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The MQ-4C Triton autonomous, unmanned aircraft embarked on its first deployment, a move to demonstrate what the US Navy calls early operational capability. 

Almost three months after arriving in Guam, a pair of MQ-4C Triton UAVs have integrated into fleet operations and training flights and stretched the Navy’s maritime domain awareness across the Indo-Pacific, according to the Navy.

The UAV can operate at greater than 50,000-foot altitudes and at the 2,000-mile-plus range, to provide an unmanned platform for persistent, maritime intelligence, surveillance, and reconnaissance capabilities and work alongside its manned fleet of reconnaissance and surveillance patrol aircraft. 

The Tritons with Unmanned Patrol Squadron 19 – the Navy’s first unmanned aircraft squadron – arrived in Guam in late January to support CTF-72, which oversees the patrol, reconnaissance and surveillance force in the U.S. 7th Fleet region. Along with supporting current operations for several Indo-Pacific-based task forces, one Triton drone recently joined in a “close formation” taxiing along with more than a dozen manned aircraft prior to takeoff at Anderson Air Force Base.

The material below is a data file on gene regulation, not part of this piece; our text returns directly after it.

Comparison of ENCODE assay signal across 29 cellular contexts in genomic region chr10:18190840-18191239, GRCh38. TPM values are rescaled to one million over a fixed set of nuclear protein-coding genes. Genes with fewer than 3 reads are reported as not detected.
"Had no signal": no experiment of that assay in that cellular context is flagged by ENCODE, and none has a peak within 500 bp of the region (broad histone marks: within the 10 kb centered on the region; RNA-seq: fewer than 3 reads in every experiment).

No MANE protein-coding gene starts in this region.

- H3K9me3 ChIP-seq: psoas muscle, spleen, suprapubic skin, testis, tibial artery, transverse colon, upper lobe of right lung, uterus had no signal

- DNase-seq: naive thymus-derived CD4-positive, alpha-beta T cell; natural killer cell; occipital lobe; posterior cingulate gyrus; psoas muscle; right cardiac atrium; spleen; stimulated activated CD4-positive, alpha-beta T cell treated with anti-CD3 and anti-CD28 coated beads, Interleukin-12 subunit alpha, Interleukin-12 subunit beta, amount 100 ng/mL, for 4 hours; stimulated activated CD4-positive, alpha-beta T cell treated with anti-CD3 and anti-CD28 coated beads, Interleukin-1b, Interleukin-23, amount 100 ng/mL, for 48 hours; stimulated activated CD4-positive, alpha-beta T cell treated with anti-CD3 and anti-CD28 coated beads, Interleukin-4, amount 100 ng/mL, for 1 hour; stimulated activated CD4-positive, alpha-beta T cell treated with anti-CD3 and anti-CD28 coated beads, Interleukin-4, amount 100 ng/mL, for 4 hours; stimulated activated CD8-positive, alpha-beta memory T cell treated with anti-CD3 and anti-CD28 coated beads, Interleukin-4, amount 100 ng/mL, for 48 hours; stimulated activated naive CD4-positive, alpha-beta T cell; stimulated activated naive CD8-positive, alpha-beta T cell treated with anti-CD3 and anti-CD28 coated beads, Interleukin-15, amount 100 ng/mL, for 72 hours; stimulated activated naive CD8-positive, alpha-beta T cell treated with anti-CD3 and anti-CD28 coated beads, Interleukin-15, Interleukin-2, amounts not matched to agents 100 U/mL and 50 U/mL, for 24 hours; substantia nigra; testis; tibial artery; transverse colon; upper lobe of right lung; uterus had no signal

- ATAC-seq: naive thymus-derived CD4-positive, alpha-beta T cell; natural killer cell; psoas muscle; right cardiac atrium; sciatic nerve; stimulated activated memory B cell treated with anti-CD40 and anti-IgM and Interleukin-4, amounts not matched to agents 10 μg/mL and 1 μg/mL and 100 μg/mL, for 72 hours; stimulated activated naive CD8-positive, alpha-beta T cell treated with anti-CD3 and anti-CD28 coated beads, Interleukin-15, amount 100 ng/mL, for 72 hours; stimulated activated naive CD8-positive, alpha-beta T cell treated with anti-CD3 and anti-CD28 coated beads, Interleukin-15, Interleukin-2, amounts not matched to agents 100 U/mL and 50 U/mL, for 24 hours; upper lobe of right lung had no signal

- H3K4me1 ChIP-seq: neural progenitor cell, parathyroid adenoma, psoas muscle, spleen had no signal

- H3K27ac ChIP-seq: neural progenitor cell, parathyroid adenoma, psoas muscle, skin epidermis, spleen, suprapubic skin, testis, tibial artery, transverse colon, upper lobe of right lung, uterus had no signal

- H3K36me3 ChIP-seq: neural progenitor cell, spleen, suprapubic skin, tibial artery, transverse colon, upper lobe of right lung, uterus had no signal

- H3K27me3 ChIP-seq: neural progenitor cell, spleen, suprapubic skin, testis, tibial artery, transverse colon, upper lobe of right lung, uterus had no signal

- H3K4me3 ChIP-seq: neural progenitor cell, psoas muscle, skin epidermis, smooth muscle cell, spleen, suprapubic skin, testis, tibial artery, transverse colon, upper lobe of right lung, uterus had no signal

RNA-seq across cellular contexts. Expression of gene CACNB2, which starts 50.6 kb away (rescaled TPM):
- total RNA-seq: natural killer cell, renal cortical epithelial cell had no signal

According to, the radar and sensors-packed Triton drones have been operating from Anderson AFB to provide an “early operational capability (EOC) to further develop the concept of operations and fleet learning associated with operating a high-altitude, long-endurance system in the maritime domain.”